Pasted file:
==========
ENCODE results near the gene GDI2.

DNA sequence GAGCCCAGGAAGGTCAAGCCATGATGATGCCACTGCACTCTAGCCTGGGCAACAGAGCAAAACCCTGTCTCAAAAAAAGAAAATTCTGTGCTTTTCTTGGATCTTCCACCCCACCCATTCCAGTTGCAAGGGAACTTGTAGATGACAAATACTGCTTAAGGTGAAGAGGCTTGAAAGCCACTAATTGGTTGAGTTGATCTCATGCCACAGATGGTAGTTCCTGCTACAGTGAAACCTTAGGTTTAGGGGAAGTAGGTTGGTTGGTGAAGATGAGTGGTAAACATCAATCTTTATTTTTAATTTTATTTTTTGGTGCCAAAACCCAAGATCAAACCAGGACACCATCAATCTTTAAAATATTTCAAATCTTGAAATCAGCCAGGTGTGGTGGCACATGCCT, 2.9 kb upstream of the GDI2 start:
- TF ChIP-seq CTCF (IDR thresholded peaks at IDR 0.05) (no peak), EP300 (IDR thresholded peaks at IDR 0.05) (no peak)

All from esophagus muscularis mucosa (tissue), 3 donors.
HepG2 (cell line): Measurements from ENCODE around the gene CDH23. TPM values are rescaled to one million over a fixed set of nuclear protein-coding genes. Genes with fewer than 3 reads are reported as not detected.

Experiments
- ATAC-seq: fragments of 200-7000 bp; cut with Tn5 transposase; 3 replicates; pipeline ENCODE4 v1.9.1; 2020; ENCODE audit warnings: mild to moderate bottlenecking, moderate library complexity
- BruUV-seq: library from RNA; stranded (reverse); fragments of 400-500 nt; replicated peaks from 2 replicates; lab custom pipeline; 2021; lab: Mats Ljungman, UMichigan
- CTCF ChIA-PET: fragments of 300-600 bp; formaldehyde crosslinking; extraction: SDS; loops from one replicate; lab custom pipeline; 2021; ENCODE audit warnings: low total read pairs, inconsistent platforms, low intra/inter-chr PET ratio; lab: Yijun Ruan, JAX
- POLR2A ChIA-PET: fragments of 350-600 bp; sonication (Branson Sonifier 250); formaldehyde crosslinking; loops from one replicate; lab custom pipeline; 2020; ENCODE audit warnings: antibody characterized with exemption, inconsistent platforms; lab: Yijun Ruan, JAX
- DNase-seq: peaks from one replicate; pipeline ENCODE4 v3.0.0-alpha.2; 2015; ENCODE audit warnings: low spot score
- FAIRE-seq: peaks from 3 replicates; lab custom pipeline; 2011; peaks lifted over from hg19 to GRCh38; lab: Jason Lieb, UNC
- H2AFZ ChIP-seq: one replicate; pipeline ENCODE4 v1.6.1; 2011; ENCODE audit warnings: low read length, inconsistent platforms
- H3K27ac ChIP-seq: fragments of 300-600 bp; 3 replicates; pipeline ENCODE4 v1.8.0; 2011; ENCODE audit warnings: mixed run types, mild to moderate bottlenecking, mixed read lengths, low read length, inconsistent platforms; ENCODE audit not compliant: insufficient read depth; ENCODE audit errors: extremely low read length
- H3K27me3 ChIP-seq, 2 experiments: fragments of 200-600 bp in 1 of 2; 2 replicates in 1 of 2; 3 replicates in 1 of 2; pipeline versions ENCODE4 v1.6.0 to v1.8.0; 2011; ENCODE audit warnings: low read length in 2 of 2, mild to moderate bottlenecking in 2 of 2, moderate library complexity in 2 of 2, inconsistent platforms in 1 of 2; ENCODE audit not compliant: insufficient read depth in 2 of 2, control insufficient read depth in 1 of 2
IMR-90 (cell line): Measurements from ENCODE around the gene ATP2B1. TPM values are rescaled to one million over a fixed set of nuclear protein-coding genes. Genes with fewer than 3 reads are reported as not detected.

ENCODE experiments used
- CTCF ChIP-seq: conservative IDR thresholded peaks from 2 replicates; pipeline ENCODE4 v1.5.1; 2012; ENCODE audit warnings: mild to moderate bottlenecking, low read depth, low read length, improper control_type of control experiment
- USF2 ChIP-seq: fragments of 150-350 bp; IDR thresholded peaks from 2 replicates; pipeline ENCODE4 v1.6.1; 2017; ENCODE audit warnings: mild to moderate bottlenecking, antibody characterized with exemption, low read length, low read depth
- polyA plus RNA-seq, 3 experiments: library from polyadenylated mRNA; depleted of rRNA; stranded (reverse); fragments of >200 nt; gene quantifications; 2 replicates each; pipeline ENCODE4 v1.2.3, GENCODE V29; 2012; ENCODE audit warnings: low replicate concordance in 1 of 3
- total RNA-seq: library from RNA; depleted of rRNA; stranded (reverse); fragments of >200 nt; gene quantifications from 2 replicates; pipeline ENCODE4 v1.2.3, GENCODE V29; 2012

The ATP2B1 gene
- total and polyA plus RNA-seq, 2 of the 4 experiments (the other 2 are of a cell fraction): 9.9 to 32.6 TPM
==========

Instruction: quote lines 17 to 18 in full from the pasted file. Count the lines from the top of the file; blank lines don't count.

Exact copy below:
ENCODE experiments used
- CTCF ChIP-seq: conservative IDR thresholded peaks from 2 replicates; pipeline ENCODE4 v1.5.1; 2012; ENCODE audit warnings: mild to moderate bottlenecking, low read depth, low read length, improper control_type of control experiment